The Wilton Congregational Church has a long history. Founded in 1726, eight years before the birth of George Washington, the present church building was constructed in 1790 and is one of the oldest in Connecticut.
But while the church may be old, the congregation has embraced a new philosophy by voting on May 19 to become an Open and Affirming church.
As part of the United Church of Christ (UCC), the Open and Affirming designation (ONA) is adopted voluntarily by congregations that wish to make a public covenant to welcome persons of all sexual orientations, gender identities, and gender expressions.
“I always believed Wilton Congregational Church was welcoming, but the congregation took the welcoming spirit to another level by declaring itself an ‘Open and Affirming’ church,” said the Rev. Dr. Anne Coffman, the church’s senior minister.
The ONA covenant adopted by the Wilton congregation on May 19 reads:
“This is my commandment, that you love one another as I have loved you.” (John 15:12)
“Wilton Congregational Church is an Open and Affirming congregation that actively expresses Jesus’ inclusive embrace of all people. We welcome into full membership, employment, and ministry persons of every race, ethnicity, nationality, age, gender identity and expression, sexual orientation, physical or mental ability, economic circumstance, family configuration, marital status, and faith background. We believe that God is still speaking and faithfully commit ourselves to the ongoing work of making God’s unconditional love a reality in this congregation, and in the world.”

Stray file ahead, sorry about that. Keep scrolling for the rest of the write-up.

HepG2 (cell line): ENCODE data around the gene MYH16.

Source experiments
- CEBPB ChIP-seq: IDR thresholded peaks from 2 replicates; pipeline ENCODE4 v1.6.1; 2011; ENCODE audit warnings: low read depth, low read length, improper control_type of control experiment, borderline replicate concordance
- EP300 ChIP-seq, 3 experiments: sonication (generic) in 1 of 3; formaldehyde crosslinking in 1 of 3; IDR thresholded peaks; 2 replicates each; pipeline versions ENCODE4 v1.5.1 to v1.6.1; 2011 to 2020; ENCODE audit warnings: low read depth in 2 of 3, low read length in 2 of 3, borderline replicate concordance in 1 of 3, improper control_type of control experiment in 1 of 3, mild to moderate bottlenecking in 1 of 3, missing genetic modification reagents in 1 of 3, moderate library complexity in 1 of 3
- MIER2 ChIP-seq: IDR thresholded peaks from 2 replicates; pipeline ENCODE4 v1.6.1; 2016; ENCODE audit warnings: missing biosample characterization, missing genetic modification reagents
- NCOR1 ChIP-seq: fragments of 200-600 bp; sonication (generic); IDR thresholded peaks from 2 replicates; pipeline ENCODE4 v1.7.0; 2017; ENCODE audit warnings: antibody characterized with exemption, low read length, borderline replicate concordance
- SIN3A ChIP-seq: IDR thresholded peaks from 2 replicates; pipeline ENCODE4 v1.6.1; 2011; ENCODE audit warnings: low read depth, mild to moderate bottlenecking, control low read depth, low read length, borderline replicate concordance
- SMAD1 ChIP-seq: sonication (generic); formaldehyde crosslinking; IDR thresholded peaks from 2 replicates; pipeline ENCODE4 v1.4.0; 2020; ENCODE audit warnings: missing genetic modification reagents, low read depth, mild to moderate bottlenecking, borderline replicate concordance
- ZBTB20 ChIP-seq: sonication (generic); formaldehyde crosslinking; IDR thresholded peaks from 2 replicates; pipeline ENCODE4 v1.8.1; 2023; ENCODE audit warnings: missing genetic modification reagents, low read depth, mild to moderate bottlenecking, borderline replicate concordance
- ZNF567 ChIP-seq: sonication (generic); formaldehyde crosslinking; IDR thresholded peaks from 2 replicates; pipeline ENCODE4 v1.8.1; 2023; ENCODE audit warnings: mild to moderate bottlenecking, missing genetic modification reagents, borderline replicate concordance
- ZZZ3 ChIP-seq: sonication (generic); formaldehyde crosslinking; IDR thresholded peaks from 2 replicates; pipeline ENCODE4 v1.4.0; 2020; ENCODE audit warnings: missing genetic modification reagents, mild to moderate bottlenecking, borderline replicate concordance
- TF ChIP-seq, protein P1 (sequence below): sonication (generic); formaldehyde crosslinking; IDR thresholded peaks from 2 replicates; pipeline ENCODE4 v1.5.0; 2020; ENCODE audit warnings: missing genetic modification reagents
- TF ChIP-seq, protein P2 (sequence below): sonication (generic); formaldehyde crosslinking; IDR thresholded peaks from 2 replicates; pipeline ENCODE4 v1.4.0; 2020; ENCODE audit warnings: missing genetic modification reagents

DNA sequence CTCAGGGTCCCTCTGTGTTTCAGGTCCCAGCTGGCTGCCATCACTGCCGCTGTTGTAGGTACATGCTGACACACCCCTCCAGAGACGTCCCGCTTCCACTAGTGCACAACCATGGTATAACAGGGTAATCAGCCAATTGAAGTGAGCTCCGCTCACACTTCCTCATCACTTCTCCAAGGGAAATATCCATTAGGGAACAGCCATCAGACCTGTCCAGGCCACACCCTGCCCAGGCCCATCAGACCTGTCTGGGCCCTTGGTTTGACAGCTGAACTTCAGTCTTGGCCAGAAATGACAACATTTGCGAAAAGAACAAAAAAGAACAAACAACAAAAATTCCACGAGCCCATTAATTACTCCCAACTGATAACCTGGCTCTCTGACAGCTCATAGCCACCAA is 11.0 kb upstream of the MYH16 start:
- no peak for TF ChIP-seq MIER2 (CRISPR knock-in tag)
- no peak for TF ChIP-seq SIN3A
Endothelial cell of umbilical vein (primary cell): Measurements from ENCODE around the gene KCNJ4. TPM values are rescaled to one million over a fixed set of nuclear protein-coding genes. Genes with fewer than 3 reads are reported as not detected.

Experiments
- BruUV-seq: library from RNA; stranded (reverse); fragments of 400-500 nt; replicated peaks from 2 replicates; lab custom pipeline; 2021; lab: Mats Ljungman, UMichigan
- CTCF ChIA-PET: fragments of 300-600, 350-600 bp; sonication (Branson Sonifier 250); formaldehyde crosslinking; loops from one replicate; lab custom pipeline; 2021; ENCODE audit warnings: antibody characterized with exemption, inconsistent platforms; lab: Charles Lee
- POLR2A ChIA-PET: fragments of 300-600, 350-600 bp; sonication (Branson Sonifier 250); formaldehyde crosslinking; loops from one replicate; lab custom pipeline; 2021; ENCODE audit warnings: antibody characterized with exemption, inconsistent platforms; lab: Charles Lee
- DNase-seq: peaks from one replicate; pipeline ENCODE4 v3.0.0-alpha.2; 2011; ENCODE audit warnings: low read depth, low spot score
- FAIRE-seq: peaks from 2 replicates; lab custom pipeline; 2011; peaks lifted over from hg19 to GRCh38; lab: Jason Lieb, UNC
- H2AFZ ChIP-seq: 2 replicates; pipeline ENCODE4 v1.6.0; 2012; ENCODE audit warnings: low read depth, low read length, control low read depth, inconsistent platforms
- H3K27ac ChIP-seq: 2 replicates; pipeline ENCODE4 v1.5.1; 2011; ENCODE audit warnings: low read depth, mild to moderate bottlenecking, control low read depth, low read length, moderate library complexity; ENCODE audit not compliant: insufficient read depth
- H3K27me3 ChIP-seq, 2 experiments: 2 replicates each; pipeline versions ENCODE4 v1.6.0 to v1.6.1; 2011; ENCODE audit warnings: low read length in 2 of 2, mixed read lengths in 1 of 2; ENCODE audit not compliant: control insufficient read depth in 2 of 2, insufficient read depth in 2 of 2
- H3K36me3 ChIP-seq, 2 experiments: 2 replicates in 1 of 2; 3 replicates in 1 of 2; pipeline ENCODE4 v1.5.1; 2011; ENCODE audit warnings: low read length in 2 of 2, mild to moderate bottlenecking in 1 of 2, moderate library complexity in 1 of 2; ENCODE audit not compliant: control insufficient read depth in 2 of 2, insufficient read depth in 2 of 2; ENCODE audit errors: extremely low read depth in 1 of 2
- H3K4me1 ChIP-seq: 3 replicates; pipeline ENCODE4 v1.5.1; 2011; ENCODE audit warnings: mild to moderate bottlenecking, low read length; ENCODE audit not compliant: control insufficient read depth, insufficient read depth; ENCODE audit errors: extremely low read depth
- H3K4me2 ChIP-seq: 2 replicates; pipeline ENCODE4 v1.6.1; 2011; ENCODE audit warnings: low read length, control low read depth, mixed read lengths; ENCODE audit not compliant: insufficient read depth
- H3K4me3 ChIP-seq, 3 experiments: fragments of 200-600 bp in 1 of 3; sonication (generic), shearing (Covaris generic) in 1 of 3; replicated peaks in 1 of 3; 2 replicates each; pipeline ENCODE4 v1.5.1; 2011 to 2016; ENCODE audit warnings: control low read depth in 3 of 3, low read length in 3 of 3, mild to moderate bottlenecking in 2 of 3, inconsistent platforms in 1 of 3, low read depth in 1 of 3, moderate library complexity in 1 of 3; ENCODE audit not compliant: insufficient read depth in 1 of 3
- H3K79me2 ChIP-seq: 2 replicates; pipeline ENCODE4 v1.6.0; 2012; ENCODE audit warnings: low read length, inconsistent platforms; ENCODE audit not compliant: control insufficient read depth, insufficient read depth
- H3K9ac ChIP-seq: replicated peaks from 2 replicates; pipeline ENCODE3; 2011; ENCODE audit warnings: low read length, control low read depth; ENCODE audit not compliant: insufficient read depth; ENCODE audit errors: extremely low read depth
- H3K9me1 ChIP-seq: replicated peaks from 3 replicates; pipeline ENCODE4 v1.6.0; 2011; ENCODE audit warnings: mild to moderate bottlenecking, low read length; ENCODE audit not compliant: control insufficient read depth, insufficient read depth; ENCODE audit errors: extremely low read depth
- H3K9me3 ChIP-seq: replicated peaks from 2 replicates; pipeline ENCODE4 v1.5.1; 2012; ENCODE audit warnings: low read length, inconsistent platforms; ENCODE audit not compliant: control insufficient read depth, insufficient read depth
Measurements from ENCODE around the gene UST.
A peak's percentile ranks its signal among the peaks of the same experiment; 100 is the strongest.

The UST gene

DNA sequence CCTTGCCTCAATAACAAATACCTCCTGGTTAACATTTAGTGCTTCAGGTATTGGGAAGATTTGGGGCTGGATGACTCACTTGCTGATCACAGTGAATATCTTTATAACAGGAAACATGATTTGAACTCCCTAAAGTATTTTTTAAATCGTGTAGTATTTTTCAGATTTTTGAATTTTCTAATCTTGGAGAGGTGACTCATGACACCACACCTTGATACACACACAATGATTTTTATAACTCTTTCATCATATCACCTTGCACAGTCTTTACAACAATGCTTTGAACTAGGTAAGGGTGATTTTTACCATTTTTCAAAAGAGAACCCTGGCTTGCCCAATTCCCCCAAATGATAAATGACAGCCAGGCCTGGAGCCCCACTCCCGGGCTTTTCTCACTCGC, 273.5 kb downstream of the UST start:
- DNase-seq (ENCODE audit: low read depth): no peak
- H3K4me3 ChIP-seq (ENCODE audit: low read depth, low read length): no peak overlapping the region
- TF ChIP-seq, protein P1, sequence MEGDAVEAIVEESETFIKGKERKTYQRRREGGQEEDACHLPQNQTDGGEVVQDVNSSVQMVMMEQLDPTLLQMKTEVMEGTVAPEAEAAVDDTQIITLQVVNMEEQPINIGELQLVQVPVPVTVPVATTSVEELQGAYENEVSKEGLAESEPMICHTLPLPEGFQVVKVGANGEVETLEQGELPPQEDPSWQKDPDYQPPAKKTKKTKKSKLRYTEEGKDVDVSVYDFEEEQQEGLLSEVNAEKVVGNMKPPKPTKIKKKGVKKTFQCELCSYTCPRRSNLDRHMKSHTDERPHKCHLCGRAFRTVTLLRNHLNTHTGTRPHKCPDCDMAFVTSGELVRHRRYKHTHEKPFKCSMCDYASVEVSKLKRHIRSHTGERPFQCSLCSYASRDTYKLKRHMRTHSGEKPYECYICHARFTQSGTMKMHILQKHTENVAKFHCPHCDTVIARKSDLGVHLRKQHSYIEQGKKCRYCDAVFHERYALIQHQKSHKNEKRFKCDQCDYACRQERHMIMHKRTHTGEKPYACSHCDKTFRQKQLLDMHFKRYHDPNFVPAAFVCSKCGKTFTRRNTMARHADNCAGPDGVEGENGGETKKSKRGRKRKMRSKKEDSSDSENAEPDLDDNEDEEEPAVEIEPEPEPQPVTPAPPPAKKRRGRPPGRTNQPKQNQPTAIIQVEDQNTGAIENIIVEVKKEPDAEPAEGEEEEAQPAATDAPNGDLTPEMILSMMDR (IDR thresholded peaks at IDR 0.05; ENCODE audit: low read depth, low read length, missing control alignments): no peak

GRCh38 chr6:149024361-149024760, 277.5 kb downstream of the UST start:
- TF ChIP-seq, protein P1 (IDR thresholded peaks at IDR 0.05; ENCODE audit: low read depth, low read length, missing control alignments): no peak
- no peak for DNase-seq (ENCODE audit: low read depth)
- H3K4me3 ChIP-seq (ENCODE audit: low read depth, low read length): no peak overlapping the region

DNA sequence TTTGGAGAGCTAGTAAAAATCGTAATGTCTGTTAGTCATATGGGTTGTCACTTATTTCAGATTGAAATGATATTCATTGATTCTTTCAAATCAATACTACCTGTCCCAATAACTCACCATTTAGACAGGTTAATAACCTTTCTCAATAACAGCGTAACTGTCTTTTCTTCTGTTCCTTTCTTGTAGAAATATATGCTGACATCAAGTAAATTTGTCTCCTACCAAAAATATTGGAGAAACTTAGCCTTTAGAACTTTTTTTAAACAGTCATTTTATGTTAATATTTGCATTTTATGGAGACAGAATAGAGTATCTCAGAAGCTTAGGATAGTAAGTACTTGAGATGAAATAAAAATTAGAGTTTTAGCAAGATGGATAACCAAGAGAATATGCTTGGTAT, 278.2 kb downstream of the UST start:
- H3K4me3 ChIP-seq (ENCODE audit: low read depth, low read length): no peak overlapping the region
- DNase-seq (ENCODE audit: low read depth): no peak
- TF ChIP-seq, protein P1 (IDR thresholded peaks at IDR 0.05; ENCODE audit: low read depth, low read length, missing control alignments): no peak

History
The UCC is an association of more than 5,000 churches, including Wilton Congregational Church, which has approximately 600 members.
In 1985, a UCC council meeting — called a General Synod — was held in Ames, Iowa. The Synod adopted a resolution encouraging UCC congregations to adopt an ONA covenant, welcoming gay, lesbian, and bisexual members. A later General Synod added transgender members.
The resolution is not mandated on congregations, and is voluntary. New York City’s Riverside Church was the first in the UCC to be listed as Open and Affirming, and the movement has spread over time. As of 2017, more than 1,400 congregations have adopted ONA covenants.
Education
The ONA adoption process at Wilton Congregational Church took about a year and a half. “We realized we needed to be specific about what ‘Open and Affirming’ was and allow people to talk about their children, LGBTQ, and people with disabilities,” Coffman said.
A task force of eight congregants was formed and headed by businessman Rob Eason. Realizing human sexuality was a sensitive topic, the group set out to educate members and listen to their concerns. “We talked about it for a long time and the process brought people together,” Eason said.
The church held discussions about homosexuality and sexual identity. An outside minister provided cultural context about Bible passages that discuss homosexuality. “This enabled many people to learn about the different aspects of gender, sexual identity and expression,” Eason said.
A survey was also sent to members to get their input and feelings. “It was important to make this a period where people could share their ideas and questions without being judged,” Eason said.
Finally, on May 19, the issue went to a vote, and the congregation unanimously voted to become Open and Affirming.
The bottom-line message, Coffman said, is, “No matter who you are and where you are on life’s journey, you are welcome at the Wilton Congregational Church. We’ve been here for 300 years and hope to be here for 300 more.”
pgay@wiltonbulletin.com